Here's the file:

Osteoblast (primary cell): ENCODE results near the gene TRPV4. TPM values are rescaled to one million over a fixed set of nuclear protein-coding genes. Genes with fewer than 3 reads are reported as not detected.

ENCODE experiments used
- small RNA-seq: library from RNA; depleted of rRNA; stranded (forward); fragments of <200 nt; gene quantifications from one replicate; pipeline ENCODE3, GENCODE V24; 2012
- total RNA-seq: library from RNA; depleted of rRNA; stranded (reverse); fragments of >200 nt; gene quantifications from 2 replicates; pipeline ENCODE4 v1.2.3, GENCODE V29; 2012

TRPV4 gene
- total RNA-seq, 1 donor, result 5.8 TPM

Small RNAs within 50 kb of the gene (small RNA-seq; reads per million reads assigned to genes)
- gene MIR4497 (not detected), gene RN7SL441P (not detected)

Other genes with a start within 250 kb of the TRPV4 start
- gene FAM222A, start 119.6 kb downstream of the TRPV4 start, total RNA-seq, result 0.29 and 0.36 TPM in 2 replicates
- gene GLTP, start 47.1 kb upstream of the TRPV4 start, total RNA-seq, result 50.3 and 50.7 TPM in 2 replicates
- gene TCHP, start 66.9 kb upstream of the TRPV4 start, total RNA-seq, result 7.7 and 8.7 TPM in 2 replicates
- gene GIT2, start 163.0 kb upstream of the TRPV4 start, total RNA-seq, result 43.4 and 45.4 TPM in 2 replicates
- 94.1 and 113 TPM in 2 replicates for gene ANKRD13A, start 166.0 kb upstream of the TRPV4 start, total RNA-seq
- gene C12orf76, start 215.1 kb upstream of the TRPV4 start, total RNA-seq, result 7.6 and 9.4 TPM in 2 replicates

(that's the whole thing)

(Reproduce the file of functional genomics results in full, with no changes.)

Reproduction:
Osteoblast (primary cell): ENCODE results near the gene TRPV4. TPM values are rescaled to one million over a fixed set of nuclear protein-coding genes. Genes with fewer than 3 reads are reported as not detected.

ENCODE experiments used
- small RNA-seq: library from RNA; depleted of rRNA; stranded (forward); fragments of <200 nt; gene quantifications from one replicate; pipeline ENCODE3, GENCODE V24; 2012
- total RNA-seq: library from RNA; depleted of rRNA; stranded (reverse); fragments of >200 nt; gene quantifications from 2 replicates; pipeline ENCODE4 v1.2.3, GENCODE V29; 2012

TRPV4 gene
- total RNA-seq, 1 donor, result 5.8 TPM

Small RNAs within 50 kb of the gene (small RNA-seq; reads per million reads assigned to genes)
- gene MIR4497 (not detected), gene RN7SL441P (not detected)

Other genes with a start within 250 kb of the TRPV4 start
- gene FAM222A, start 119.6 kb downstream of the TRPV4 start, total RNA-seq, result 0.29 and 0.36 TPM in 2 replicates
- gene GLTP, start 47.1 kb upstream of the TRPV4 start, total RNA-seq, result 50.3 and 50.7 TPM in 2 replicates
- gene TCHP, start 66.9 kb upstream of the TRPV4 start, total RNA-seq, result 7.7 and 8.7 TPM in 2 replicates
- gene GIT2, start 163.0 kb upstream of the TRPV4 start, total RNA-seq, result 43.4 and 45.4 TPM in 2 replicates
- 94.1 and 113 TPM in 2 replicates for gene ANKRD13A, start 166.0 kb upstream of the TRPV4 start, total RNA-seq
- gene C12orf76, start 215.1 kb upstream of the TRPV4 start, total RNA-seq, result 7.6 and 9.4 TPM in 2 replicates